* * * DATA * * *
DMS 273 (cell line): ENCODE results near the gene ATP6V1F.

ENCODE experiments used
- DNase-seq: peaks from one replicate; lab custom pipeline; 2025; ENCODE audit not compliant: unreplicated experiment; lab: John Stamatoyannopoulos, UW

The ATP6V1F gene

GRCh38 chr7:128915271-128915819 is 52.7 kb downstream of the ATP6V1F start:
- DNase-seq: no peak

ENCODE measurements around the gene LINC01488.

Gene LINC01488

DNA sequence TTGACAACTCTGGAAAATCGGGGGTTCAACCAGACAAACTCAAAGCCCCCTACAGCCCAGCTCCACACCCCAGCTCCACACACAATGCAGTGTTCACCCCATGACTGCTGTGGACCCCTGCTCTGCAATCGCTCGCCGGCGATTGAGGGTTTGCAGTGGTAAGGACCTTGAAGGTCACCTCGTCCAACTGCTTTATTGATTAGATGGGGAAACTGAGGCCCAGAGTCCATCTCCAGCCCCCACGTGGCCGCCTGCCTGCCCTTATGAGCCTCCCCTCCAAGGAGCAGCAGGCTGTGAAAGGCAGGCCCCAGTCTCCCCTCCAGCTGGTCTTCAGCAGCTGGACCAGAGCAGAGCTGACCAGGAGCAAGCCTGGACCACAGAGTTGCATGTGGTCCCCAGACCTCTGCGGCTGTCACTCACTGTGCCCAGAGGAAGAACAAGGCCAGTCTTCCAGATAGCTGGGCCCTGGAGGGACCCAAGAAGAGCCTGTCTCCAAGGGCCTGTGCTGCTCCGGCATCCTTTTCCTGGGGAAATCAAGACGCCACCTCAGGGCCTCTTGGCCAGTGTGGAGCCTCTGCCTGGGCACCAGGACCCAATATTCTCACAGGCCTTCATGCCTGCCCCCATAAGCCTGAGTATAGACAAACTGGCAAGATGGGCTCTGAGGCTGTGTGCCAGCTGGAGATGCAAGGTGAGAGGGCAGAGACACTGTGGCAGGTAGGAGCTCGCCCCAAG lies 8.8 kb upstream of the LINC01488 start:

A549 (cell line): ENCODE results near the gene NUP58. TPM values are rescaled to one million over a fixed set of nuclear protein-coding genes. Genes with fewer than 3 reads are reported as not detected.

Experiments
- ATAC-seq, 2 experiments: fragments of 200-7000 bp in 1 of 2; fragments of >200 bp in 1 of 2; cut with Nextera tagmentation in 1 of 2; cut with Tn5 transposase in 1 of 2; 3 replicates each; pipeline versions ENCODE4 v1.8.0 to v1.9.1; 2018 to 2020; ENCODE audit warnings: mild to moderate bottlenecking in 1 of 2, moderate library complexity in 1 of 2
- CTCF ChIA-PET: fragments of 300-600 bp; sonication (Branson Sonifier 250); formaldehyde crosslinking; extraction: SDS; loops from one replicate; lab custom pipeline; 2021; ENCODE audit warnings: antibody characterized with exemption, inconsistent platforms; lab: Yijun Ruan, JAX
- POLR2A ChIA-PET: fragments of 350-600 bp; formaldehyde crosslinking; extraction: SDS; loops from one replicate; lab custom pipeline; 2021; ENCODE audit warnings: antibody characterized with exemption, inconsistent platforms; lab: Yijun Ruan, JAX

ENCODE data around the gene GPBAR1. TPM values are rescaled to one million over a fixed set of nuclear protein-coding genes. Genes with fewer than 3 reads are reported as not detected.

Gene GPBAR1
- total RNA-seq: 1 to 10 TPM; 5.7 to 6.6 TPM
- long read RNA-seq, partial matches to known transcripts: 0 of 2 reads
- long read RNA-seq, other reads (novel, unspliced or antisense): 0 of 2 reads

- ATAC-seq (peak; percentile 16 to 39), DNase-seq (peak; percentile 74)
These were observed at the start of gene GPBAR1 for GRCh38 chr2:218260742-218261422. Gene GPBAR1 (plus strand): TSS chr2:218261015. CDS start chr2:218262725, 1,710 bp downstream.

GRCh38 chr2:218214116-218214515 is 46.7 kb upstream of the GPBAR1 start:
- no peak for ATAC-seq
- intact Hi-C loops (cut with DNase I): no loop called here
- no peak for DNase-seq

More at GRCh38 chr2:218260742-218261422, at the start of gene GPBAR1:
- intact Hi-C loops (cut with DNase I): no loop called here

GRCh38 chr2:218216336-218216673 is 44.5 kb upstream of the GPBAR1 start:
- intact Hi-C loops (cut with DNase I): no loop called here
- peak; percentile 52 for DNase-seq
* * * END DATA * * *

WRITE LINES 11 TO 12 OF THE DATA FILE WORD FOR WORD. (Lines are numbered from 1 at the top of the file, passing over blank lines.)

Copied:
Experiments
- ATAC-seq, 2 experiments: fragments of 200-7000 bp in 1 of 2; fragments of >200 bp in 1 of 2; cut with Nextera tagmentation in 1 of 2; cut with Tn5 transposase in 1 of 2; 3 replicates each; pipeline versions ENCODE4 v1.8.0 to v1.9.1; 2018 to 2020; ENCODE audit warnings: mild to moderate bottlenecking in 1 of 2, moderate library complexity in 1 of 2